My annual Easter arrangement consists of beech hung with painted eggs. It's crucial to pick the boughs ahead, so that they come into leaf, otherwise the decoration is just twigs. The weekend before is not too soon. This Easter I had twigs and eggs (assembled on Good Friday). Now I have a vibrant green display .... but Easter was so late this year that they're barely ahead of the leaves in the wood. Our bluebells are starting to come out, too.
Thursday, April 16, 2009
Years ago, I was in Delphi on Easter Sunday. It was in the 1960s, before the days of mass tourism. The main street was closed off, because the road was being used by villagers who set up their fires to spit-roast whole lambs with herbs from the surrounding maquis. The smell was wonderful - and so was the hospitality: we were all invited to join in the eating, dancing and singing. There was a real sense of a Christian festival, of joy, of release from the privations of Lent. And so my Easter menu is always roast lamb. Until this year.
For the past few years, our daughter Lettice has played a huge part in making the Easter feast - she lays the table beautifully with flowers and chocolates; she helps prepare vegetable dishes; and, crucially, she makes the last-minute gravy. She's in South Africa, teaching in a township school, the first time she has been away for Easter. So a new plan, new traditions. The boys laid the table: an austere arrangement of cutlery and glasses, nothing more. And I made a gently spiced lamb stew, with cinnamon and saffron, chocolate and dates. Seriously delicious. Alfred insisted on roast potatoes (some things are not allowed to change), but this would be better with couscous, rice, or even mashed potato.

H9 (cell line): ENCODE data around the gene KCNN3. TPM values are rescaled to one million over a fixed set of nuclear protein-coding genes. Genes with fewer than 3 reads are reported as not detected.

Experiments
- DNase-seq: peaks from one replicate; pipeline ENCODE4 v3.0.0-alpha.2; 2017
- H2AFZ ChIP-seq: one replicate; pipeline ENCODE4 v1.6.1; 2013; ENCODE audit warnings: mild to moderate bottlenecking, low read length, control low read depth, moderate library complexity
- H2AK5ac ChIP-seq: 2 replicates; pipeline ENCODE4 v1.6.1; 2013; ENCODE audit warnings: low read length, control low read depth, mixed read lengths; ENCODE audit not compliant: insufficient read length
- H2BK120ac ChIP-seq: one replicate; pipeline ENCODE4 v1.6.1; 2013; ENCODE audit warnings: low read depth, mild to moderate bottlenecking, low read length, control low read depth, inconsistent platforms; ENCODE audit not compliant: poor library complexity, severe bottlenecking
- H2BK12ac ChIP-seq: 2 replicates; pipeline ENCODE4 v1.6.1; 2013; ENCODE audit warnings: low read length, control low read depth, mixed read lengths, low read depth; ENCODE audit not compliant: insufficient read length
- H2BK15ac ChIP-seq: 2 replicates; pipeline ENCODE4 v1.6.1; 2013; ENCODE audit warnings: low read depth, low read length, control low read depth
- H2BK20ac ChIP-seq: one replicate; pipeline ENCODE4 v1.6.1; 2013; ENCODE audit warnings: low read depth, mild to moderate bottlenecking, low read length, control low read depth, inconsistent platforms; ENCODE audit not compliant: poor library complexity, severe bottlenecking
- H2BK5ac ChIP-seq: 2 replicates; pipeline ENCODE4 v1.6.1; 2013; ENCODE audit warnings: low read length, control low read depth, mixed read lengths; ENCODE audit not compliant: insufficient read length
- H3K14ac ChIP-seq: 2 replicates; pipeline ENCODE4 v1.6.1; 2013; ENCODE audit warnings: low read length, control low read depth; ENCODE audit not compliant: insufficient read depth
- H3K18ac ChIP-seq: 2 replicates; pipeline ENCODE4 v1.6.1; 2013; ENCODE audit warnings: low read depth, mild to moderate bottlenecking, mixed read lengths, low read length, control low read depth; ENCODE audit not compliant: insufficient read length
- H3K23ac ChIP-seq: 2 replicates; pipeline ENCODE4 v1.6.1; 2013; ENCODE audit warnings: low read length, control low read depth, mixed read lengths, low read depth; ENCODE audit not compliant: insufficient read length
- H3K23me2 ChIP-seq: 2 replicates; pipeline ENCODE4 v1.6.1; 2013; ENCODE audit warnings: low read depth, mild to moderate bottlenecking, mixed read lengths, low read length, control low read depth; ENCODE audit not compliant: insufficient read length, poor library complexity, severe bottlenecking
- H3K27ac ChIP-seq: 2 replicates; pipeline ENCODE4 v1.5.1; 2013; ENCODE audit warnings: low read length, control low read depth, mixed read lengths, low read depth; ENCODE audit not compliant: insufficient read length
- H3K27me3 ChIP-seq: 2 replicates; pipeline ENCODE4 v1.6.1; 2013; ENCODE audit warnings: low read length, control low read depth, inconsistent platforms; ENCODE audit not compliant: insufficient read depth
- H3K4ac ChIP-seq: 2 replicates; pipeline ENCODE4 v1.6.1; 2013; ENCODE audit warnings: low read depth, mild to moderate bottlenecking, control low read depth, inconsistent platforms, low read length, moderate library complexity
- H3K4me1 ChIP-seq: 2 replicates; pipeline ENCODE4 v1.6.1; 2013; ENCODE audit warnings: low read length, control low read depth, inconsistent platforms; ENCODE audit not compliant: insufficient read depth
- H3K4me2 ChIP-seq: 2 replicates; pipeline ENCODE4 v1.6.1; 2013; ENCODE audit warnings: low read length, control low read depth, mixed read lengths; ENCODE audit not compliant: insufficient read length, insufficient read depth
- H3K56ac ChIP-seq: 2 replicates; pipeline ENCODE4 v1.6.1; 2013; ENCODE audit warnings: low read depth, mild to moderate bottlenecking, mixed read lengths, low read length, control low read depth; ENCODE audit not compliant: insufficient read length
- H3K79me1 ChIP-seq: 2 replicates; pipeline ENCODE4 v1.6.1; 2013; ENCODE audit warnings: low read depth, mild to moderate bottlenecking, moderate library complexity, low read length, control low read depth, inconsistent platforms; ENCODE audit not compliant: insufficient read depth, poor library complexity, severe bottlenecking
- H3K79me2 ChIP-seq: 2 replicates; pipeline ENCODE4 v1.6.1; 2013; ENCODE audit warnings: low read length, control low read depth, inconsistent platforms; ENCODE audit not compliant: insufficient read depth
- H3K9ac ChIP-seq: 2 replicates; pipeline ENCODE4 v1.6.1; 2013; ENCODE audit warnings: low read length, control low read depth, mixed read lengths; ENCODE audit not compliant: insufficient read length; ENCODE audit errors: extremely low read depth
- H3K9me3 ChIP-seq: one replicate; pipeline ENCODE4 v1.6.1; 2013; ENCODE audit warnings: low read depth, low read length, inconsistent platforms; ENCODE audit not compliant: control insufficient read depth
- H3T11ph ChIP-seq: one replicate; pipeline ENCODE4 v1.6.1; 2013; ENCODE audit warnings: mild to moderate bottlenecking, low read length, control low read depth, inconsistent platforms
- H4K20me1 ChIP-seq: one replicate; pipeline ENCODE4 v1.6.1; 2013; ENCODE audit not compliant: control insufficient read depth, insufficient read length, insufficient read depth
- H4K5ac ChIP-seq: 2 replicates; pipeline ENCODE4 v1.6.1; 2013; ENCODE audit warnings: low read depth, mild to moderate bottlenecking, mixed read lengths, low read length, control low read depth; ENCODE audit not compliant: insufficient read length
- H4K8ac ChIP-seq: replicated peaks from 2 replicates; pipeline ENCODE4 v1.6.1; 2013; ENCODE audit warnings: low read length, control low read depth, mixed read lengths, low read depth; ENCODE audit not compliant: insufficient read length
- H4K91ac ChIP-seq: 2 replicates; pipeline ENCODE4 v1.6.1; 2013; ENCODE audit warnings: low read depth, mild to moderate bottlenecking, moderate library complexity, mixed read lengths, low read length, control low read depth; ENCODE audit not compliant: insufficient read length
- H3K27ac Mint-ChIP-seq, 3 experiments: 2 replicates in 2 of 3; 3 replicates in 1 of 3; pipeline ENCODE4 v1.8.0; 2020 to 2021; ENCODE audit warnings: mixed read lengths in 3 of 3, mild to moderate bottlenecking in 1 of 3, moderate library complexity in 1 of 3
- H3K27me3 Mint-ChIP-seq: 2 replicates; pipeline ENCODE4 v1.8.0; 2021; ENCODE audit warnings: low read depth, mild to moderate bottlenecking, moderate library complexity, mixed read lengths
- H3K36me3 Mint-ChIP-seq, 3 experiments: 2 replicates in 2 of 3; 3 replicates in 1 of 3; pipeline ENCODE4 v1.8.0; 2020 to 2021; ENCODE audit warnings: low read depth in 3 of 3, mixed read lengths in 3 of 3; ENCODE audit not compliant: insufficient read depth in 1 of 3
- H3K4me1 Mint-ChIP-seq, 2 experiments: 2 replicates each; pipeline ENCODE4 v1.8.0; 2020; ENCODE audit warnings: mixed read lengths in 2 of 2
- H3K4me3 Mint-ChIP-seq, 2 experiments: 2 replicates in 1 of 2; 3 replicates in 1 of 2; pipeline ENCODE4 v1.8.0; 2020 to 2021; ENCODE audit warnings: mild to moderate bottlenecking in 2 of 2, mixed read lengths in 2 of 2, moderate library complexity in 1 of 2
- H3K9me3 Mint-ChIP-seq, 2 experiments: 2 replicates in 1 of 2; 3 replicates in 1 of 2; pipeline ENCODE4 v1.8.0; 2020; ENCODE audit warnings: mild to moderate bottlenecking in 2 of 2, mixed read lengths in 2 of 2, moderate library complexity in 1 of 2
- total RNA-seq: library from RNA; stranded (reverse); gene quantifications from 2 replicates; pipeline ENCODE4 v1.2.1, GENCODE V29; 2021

The recipe is adapted from Willie Harcourt Cooze's excellent book Willie's Chocolate Factory, in which all sorts of surprising foods are given the cacao treatment. Once you've got over the initial shock, you realise that good cacao is a fabulous flavour enhancer, up there with balsamic vinegar or lemon juice. Willie's cylindrical bars of cacao are, without question, a must-have in my kitchen - and, although they are expensive, as with good balsamic, a little goes a very long way.
Lamb with dates and chocolate
Enough for 4-6 people (I'll add notes at the end about scaling this up for a crowd).
1 kg lamb leg slices
2 chopped onions
2 tsp ground ginger
1 tsp ground cinnamon
1/2 tsp saffron threads
3 cloves garlic, chopped
25g finely grated cacao
200g tomatoes, skinned and chopped
stock to cover
100g pitted dates